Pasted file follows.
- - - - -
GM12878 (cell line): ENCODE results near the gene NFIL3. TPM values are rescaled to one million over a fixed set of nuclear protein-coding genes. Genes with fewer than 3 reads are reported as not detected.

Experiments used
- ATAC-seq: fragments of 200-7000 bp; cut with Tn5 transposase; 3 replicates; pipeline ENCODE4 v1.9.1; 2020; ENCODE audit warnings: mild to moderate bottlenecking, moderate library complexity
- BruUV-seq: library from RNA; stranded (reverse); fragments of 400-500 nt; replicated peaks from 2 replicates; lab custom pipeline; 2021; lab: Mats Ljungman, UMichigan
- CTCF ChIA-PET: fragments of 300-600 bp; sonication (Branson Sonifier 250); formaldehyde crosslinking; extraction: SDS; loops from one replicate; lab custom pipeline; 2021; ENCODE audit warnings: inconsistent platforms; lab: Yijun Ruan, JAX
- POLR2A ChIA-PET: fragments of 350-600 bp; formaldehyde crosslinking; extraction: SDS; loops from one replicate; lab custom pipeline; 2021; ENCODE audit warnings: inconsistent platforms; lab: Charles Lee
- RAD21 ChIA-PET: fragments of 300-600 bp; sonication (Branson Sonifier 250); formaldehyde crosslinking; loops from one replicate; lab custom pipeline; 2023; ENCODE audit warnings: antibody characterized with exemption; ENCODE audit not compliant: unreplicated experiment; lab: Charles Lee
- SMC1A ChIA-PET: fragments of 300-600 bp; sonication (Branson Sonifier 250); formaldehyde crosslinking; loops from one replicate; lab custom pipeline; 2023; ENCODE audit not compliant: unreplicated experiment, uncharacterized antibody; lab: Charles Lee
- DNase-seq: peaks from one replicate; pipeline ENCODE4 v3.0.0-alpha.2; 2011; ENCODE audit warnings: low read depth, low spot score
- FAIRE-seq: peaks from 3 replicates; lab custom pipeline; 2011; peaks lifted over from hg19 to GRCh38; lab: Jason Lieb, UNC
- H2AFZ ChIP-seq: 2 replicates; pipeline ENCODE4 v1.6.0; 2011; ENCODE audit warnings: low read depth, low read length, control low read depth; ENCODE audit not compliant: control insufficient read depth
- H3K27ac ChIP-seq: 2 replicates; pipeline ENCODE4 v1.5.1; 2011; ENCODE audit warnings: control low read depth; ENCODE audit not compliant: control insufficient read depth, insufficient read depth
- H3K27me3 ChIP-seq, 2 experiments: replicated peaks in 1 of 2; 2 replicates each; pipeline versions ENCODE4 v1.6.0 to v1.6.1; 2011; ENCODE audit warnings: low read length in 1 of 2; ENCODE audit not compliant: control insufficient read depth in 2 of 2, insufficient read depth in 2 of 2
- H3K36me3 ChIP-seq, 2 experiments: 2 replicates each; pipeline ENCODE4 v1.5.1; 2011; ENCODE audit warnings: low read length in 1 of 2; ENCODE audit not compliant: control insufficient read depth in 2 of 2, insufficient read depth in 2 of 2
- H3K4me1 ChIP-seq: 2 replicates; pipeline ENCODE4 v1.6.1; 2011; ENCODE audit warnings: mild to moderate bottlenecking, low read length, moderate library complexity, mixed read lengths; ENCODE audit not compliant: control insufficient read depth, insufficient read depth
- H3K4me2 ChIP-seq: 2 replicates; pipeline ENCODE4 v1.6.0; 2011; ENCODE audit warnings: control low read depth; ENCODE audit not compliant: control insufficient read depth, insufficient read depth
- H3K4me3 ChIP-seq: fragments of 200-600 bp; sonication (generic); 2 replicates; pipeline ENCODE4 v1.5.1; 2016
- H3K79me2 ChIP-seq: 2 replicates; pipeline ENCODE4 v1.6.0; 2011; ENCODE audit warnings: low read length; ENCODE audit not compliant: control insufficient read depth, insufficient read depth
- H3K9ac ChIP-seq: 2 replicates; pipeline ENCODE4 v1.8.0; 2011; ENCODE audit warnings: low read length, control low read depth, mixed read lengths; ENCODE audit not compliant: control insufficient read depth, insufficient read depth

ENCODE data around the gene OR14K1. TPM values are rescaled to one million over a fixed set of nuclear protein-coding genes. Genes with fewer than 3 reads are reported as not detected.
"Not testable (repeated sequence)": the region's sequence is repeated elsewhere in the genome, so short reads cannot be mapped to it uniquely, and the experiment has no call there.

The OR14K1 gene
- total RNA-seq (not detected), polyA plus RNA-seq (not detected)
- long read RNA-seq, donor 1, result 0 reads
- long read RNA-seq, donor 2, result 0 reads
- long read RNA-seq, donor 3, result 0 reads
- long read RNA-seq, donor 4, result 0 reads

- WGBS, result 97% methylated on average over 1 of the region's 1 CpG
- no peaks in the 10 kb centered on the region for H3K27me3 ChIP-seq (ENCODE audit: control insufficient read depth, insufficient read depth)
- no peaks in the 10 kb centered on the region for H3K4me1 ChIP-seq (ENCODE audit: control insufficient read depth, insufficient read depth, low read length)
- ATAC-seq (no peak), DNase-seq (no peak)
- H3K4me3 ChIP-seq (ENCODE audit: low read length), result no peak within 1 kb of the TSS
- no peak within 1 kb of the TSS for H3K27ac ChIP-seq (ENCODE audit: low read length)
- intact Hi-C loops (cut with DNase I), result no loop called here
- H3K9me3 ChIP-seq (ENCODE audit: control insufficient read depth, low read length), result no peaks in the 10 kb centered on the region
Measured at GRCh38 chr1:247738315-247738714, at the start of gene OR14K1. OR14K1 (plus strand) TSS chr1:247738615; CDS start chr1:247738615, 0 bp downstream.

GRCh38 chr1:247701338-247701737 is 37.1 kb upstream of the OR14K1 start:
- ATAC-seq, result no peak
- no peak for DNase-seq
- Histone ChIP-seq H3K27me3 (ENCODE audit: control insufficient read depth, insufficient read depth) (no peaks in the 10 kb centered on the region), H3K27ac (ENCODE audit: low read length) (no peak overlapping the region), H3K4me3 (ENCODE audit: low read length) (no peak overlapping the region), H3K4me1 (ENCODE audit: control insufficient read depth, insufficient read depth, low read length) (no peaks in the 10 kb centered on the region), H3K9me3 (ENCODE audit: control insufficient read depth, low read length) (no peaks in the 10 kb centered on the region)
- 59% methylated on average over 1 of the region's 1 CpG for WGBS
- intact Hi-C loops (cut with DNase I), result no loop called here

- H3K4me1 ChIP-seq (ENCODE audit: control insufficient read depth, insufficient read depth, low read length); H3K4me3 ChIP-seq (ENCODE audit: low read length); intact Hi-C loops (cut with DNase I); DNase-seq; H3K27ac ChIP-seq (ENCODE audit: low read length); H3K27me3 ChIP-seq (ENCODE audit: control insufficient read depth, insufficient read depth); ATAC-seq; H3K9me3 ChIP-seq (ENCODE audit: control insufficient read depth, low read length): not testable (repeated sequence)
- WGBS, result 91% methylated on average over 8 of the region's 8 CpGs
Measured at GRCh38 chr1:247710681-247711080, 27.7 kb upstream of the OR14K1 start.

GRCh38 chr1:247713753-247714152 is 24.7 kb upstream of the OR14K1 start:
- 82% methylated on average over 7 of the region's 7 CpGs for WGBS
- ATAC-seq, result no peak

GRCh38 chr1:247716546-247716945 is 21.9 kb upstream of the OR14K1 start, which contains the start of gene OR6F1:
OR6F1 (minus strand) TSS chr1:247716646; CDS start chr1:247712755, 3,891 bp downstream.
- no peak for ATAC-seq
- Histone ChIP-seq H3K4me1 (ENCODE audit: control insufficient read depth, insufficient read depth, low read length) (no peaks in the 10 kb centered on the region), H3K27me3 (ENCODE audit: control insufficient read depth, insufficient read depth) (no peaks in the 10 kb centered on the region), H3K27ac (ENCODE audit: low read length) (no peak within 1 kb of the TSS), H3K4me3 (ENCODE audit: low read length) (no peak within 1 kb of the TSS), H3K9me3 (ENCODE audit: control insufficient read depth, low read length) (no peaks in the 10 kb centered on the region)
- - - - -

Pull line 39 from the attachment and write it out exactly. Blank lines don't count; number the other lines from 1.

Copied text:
- no peak for DNase-seq